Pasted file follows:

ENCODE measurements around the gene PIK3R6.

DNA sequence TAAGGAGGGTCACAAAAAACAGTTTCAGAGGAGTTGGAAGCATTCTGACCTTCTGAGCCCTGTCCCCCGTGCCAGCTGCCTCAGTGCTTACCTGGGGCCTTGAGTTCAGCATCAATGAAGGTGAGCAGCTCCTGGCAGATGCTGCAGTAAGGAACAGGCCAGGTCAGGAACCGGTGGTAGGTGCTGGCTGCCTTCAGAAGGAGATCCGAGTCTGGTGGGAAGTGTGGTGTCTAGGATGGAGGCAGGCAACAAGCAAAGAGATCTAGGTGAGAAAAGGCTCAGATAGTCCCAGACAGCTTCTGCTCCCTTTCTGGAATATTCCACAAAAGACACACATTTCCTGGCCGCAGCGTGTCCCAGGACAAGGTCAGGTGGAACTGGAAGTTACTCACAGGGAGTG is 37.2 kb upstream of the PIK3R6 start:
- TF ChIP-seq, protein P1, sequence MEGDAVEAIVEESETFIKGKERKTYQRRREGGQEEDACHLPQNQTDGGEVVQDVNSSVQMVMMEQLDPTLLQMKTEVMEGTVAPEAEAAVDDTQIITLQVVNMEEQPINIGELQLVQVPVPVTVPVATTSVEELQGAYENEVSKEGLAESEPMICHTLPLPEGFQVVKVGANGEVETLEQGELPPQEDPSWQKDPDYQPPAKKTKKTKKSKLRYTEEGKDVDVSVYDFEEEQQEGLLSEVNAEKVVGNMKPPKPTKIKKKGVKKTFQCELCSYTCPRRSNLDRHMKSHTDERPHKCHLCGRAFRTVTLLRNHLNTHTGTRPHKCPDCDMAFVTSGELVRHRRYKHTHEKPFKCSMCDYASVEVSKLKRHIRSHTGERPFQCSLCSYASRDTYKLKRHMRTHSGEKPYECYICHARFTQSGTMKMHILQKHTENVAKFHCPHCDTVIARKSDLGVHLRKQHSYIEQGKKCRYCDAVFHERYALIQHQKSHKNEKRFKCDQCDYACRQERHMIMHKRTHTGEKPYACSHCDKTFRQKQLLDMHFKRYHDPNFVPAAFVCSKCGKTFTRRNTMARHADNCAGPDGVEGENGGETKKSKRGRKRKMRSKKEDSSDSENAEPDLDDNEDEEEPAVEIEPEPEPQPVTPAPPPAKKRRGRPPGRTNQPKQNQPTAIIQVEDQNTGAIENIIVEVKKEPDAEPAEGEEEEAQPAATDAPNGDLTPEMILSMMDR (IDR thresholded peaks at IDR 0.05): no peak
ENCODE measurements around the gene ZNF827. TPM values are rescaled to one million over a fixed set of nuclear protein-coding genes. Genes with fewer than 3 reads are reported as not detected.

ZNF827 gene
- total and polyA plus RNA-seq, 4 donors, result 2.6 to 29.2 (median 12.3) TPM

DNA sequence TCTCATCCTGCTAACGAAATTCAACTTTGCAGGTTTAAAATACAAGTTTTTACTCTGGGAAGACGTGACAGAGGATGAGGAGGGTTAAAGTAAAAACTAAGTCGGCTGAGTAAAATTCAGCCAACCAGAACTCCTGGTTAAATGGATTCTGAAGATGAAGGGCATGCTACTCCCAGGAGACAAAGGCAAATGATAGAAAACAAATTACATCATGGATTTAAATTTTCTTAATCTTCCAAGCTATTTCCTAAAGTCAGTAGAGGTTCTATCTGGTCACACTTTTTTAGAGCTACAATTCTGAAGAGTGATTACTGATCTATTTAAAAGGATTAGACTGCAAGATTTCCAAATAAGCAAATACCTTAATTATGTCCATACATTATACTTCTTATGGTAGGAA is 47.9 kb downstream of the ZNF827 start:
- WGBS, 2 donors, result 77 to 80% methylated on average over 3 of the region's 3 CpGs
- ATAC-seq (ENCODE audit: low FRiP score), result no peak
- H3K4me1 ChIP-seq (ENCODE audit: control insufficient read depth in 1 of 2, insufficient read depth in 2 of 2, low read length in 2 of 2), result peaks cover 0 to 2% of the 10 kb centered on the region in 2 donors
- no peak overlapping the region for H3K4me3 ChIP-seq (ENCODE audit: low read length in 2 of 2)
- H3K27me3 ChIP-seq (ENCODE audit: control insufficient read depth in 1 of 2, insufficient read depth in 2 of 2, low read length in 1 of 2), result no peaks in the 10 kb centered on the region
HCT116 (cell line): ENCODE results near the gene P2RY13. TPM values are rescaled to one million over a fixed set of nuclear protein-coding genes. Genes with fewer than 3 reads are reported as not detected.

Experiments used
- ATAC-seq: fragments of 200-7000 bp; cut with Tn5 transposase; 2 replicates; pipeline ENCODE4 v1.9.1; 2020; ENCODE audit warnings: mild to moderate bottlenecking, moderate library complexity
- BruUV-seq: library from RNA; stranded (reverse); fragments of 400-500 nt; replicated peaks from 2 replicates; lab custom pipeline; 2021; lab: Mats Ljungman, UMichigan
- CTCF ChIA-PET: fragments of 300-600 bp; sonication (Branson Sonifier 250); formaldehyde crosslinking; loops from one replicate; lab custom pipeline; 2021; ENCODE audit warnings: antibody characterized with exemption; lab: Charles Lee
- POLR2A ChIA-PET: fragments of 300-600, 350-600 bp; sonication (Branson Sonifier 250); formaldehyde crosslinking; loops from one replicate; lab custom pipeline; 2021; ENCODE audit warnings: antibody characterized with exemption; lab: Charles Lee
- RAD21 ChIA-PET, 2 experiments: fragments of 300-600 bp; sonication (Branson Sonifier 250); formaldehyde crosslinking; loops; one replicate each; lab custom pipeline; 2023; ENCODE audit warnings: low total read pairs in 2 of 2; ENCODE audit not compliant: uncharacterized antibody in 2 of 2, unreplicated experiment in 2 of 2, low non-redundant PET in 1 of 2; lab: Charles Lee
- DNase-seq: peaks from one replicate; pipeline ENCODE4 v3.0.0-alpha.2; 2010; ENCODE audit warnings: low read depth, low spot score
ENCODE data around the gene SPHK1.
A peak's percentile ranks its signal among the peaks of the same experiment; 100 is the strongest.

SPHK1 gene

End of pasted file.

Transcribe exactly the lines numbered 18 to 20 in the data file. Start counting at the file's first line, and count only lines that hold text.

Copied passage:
- POLR2A ChIA-PET: fragments of 300-600, 350-600 bp; sonication (Branson Sonifier 250); formaldehyde crosslinking; loops from one replicate; lab custom pipeline; 2021; ENCODE audit warnings: antibody characterized with exemption; lab: Charles Lee
- RAD21 ChIA-PET, 2 experiments: fragments of 300-600 bp; sonication (Branson Sonifier 250); formaldehyde crosslinking; loops; one replicate each; lab custom pipeline; 2023; ENCODE audit warnings: low total read pairs in 2 of 2; ENCODE audit not compliant: uncharacterized antibody in 2 of 2, unreplicated experiment in 2 of 2, low non-redundant PET in 1 of 2; lab: Charles Lee
- DNase-seq: peaks from one replicate; pipeline ENCODE4 v3.0.0-alpha.2; 2010; ENCODE audit warnings: low read depth, low spot score